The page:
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Representation and Incremental Construction of a Three-Dimensional Scene Model



Martin Herman


The representation, construction and updating of the 3D scene model derived by the 3D Mosaic scene understanding system is described. The scene model is a surface-based description of an urban scene, and is incrementally acquired from a sequence of images obtained from multiple viewpoints. Each view of the scene undergoes analysis which results in a 3D wire-frame description that represents portions of edges and vertices of buildings. The initial model, constructed from the wire frame obtained from the first view, represents an initial approximation of the scene. As each successive view is processed, the model is incrementally updated and gradually becomes more accurate and complete. Task-specific knowledge is used to construct and update the model from the wire frames. At any point along its development, the model represents the current understanding of the scene and may be used for tasks such as matching, display generation, planning paths through the scene, and making other decision dealing with the scene environment. The model is represented as a graph in terms of symbolic primitives such as faces, edges, vertices, and their topology and geometry. This permits the representation of partially complete, planar-faced objects. Because incremental modifications to the model much be easy to perform, the model constrains mechanisms to (1) add primitives in the manner such that constraints on geometry imposed by these additions are propagated throughout the model, and (2) modify and delete primitives if discrepancies arise between newly derived and current information. The model also contains mechanism that permit the generation, addition, and deletion of hypotheses for parts of the scene for which there is little data. We describe an experiment in which the model is generated and updated form two views.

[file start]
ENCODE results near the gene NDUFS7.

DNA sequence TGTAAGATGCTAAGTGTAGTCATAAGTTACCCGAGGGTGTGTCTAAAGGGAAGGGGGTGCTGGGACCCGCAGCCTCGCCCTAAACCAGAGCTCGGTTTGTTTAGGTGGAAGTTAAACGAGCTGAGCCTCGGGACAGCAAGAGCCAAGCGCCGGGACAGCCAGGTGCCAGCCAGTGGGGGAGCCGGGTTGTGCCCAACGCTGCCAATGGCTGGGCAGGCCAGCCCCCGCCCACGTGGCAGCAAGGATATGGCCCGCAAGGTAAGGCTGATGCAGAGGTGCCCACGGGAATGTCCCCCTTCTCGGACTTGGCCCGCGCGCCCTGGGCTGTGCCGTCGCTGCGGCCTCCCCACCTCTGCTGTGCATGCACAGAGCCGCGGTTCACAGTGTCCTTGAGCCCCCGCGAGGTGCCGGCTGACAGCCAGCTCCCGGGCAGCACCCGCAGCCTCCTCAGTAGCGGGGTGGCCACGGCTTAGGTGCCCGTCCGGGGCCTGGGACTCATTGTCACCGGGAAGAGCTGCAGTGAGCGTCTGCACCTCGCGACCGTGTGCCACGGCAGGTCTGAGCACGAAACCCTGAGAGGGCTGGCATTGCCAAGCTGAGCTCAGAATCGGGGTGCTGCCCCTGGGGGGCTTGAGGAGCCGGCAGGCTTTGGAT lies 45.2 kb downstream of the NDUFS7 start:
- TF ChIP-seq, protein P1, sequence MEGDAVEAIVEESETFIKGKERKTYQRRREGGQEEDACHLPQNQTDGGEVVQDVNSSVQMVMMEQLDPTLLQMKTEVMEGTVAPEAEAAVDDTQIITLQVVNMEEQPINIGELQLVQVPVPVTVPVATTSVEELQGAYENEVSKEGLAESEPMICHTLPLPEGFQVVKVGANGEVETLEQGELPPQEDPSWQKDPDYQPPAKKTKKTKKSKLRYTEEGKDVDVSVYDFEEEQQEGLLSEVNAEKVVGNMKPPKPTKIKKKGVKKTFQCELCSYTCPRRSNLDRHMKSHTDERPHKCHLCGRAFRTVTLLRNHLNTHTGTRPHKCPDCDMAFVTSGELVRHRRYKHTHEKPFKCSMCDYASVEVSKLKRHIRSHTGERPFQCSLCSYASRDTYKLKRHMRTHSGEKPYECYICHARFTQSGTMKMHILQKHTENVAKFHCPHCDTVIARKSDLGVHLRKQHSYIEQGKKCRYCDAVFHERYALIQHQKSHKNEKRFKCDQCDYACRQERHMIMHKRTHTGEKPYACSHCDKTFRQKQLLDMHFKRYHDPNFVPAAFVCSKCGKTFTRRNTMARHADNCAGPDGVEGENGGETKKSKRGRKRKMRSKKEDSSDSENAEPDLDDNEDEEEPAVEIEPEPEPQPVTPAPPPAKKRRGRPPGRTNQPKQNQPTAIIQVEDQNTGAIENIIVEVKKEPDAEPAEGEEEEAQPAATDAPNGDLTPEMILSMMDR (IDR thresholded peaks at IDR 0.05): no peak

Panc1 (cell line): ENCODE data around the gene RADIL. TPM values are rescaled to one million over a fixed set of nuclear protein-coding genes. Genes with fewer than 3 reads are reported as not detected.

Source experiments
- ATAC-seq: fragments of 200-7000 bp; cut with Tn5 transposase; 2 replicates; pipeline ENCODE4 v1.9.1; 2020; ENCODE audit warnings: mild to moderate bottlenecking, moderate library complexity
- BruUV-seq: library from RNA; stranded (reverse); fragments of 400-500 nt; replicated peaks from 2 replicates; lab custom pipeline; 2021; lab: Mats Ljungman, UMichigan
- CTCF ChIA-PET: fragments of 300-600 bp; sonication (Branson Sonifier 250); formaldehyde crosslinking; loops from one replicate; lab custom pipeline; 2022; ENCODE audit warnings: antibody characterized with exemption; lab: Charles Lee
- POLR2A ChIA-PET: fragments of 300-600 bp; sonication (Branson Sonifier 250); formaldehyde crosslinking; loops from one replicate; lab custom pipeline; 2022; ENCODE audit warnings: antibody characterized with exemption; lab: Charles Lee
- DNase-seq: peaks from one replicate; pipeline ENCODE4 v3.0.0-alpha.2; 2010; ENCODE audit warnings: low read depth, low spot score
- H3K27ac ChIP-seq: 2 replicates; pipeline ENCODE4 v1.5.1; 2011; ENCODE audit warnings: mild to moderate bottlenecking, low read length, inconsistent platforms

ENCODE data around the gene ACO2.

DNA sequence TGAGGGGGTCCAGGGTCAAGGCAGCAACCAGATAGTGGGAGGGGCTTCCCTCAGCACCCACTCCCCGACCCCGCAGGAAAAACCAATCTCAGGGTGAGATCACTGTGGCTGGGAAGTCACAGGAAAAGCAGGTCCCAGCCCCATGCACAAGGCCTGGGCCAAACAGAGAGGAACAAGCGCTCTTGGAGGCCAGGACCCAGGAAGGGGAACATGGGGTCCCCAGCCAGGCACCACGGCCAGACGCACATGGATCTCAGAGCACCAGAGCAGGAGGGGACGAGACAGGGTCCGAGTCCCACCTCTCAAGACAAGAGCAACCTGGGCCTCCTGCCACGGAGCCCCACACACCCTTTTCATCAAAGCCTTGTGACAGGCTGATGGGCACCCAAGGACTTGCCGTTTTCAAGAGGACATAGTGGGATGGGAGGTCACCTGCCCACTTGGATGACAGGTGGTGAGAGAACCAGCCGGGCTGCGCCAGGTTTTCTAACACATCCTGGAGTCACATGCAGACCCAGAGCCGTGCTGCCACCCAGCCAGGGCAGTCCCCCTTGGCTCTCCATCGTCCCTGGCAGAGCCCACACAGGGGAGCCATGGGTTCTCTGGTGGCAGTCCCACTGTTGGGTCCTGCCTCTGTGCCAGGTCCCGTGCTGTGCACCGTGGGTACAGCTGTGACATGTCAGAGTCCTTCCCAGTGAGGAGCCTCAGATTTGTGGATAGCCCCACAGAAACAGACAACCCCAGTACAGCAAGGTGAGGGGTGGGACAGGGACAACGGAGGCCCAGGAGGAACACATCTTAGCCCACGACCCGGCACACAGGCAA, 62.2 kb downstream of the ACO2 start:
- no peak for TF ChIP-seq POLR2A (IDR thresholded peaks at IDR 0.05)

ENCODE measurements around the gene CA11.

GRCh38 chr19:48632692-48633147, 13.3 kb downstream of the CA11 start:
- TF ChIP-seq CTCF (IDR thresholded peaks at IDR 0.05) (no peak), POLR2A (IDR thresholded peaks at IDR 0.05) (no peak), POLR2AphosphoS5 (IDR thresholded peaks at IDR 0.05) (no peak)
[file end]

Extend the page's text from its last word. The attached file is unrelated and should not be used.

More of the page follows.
Techniques for 3-D Machine Perception


3-D Reconstruction


Herman, M. (1986), Representation and Incremental Construction of a Three-Dimensional Scene Model, Techniques for 3-D Machine Perception, [online], (Accessed May 24, 2024)


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Created December 31, 1986, Updated February 17, 2017